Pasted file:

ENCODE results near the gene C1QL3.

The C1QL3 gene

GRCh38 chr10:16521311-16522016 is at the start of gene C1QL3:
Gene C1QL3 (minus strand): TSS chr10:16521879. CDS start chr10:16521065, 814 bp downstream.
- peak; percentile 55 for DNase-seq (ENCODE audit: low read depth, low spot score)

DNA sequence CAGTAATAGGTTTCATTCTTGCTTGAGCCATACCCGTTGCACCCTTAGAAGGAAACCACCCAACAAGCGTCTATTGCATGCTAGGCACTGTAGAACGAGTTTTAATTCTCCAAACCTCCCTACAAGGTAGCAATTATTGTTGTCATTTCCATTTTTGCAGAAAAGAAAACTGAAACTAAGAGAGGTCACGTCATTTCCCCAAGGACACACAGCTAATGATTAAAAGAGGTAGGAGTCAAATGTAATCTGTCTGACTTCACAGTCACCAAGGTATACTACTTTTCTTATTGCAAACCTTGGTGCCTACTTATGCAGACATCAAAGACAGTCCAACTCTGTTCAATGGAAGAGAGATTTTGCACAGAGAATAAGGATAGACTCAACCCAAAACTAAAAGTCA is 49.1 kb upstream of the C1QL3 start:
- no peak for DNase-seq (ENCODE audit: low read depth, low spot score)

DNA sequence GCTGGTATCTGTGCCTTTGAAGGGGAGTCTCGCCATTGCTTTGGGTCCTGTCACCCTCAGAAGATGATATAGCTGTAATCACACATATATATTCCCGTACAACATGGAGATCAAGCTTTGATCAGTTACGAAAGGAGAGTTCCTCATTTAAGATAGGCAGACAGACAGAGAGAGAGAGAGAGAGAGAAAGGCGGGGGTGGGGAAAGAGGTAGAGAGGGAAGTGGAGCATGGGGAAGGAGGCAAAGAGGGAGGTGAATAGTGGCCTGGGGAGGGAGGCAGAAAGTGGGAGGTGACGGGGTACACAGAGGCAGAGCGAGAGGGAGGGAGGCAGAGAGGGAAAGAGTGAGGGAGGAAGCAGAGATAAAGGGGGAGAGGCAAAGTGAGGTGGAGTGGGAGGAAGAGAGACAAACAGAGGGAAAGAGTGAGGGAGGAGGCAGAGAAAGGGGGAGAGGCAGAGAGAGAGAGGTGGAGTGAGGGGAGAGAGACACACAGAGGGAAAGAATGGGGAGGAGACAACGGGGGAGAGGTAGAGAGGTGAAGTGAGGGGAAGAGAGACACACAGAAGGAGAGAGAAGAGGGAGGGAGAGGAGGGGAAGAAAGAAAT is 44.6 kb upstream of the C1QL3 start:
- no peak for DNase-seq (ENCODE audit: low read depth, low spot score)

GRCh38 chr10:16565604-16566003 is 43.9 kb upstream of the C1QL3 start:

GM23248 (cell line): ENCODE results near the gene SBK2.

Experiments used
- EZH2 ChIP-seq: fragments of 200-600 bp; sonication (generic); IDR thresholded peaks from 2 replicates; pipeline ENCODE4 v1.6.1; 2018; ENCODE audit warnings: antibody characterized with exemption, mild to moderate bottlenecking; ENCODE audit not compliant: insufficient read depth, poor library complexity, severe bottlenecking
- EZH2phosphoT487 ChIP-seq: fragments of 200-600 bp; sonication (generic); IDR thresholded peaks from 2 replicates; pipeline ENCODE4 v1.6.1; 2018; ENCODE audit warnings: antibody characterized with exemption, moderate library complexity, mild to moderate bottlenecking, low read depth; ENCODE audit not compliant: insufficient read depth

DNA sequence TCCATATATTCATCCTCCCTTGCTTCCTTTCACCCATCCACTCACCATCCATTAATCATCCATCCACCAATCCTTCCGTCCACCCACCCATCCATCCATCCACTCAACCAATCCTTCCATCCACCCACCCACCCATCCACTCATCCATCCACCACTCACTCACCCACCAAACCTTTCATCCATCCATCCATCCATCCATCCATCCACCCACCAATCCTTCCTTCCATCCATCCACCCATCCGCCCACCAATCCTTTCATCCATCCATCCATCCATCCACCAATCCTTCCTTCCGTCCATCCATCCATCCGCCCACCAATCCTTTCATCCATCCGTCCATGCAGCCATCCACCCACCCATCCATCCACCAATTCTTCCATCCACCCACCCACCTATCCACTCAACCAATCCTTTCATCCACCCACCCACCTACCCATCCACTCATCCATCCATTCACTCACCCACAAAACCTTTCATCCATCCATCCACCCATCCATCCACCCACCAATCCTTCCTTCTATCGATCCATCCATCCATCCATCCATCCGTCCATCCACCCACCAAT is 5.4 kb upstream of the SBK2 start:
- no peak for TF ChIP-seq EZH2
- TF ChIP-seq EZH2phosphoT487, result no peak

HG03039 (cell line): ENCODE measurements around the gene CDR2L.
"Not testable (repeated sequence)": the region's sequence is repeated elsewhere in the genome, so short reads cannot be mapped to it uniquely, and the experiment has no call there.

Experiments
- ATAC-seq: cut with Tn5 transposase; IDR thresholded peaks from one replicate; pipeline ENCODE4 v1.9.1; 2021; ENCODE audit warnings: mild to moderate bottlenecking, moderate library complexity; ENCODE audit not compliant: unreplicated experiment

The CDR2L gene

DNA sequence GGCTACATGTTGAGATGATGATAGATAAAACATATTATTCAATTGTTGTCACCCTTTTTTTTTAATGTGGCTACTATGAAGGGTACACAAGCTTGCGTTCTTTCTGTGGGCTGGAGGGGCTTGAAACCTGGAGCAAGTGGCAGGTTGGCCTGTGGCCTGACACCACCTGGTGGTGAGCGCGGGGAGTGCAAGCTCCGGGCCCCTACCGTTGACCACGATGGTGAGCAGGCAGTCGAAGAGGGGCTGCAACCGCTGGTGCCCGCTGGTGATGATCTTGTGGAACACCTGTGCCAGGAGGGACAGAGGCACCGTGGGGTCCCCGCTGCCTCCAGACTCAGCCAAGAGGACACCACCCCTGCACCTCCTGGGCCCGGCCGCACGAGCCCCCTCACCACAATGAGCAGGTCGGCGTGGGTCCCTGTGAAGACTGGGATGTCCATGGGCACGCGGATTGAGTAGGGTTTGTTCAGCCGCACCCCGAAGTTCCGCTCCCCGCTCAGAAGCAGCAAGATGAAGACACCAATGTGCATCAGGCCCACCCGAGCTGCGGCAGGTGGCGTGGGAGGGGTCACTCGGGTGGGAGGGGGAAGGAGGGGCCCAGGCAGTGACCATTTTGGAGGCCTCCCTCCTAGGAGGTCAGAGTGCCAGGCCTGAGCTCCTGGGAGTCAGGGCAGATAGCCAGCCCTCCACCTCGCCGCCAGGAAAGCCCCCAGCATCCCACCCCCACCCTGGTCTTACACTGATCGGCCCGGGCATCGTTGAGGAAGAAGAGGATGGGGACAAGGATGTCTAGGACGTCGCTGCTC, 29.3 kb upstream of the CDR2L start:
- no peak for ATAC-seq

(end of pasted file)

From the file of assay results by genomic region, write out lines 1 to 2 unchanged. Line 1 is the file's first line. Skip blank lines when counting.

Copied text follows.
ENCODE results near the gene C1QL3.

The C1QL3 gene